Missing Black Technofossils Here: A Futuristic Tool for Engaging With The Past

Experiential learning is like oxygen in the water. 

As an a/r/tographer—an overlapping practice of being an artist, researcher, and educator1—I approach my practice as a griot, or an Afro-centric storyteller who keeps memories and creatively presents narratives to various communities at large. I do this by envisioning public monuments, which I refer to as technofossils or human-made artifacts2 that preserve stories and data about Black and Indigenous people in futuristic landscapes. These spicy dishes of art that I cook up consider statue monuments as parallels to my work as a griot, for they are also memory keepers and storytellers. By creating living inquiry points for various audiences, my works aims to challenge their imagination to learn and think more critically. During my 2020 Monument Lab fellowship, I created an afrofuturistic a/r/tographic project that combines all these elements: speculative art, storytelling, research, public engagement, and memory keeping in public space. The project is entitled, Missing Black Technofossils Here. It is a full course meal meant to feed the next generation of artivists, spawn a/r/tographers, and activate public art makers' minds. However, it is also a celebratory feast to show the abundance of flavorful stories yet to be told for African Canadian communities.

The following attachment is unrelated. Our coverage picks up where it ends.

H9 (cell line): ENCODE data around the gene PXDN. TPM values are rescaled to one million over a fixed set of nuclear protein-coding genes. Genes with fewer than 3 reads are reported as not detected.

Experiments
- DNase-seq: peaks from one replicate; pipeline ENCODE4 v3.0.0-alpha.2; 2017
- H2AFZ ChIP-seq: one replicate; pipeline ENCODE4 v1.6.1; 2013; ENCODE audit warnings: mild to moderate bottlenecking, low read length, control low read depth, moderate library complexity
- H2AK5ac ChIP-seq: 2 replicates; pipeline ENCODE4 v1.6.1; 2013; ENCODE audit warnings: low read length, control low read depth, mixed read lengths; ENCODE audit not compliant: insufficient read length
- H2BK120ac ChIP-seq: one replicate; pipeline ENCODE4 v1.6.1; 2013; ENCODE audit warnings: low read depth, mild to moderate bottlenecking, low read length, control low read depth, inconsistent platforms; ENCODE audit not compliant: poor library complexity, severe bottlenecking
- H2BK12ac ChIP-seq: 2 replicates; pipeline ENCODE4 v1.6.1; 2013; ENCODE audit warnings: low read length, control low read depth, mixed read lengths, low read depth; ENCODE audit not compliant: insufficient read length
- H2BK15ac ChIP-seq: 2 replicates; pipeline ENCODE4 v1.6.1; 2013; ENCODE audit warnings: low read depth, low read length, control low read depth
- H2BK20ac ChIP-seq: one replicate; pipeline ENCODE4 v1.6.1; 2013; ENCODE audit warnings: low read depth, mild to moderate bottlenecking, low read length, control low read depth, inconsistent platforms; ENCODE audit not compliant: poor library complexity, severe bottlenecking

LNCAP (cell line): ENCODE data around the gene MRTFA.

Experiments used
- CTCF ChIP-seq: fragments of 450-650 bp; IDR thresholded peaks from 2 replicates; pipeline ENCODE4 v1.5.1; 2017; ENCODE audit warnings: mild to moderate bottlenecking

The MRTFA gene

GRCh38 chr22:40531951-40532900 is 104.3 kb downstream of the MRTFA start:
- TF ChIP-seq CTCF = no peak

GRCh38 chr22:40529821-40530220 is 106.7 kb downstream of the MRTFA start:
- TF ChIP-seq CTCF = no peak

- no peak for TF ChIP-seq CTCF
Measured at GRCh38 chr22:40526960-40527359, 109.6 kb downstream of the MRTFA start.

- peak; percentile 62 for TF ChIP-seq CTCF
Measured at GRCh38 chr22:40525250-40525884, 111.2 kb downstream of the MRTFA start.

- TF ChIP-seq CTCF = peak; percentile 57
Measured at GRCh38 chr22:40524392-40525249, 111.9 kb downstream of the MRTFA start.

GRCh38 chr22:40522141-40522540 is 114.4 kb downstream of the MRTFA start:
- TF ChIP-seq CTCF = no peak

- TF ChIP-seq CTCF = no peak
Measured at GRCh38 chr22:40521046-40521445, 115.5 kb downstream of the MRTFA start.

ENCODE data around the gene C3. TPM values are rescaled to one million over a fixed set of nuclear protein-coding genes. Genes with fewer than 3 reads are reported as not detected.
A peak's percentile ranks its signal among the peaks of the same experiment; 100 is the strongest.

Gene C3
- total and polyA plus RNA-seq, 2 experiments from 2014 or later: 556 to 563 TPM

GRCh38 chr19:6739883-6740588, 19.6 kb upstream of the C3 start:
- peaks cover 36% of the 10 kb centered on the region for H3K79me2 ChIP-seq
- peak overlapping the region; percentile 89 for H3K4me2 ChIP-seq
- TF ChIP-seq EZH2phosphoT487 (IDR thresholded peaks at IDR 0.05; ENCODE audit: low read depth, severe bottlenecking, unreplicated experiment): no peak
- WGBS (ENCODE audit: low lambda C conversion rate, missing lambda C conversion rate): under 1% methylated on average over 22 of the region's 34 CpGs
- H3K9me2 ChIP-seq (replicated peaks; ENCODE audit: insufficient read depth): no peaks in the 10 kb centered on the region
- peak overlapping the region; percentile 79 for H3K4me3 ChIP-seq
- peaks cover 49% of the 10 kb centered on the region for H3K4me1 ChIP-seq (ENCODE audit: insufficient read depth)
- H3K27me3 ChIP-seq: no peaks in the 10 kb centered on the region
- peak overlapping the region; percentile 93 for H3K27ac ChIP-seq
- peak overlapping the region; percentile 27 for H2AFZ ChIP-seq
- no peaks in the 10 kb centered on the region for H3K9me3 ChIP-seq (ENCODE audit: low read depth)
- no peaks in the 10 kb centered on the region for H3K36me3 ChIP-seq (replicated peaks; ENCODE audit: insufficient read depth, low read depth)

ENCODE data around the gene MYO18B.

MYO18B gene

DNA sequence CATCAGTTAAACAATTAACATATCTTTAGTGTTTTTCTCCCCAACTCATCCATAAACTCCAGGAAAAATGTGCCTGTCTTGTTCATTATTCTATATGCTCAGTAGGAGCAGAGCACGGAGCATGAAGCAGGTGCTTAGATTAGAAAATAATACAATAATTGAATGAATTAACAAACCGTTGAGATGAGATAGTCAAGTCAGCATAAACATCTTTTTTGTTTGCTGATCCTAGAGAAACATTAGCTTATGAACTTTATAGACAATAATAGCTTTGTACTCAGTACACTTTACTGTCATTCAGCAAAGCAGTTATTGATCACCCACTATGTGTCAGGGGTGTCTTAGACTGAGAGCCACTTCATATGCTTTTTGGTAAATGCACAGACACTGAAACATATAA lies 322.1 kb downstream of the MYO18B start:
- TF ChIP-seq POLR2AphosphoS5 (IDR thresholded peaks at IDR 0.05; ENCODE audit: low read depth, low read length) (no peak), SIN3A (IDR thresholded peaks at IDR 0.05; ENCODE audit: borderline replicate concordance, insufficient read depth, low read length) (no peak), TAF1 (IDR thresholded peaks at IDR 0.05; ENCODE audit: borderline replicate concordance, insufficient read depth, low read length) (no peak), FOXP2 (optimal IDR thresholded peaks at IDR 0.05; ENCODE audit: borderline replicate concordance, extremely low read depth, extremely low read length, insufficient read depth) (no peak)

Missing Black Technofossils Here is meant to get people curious and interested in learning through experiences and interactions. It aims to inspire people to deconstruct the public monuments they have seen in passing. It encourages people to be more critical of the stories they have encountered and to imagine the technofossils that might be missing. To aid public audiences with this kind of creative engagement, with support from a coder named Nick Spar, I developed Ancestral Technofossils, an interactive web and augmented reality piece that highlights the potential of what a decolonized monument could be.

Ancestral Technofossils (Montreal leaders) from Monument Lab on YouTube. Footage courtesy of Quentin VerCetty.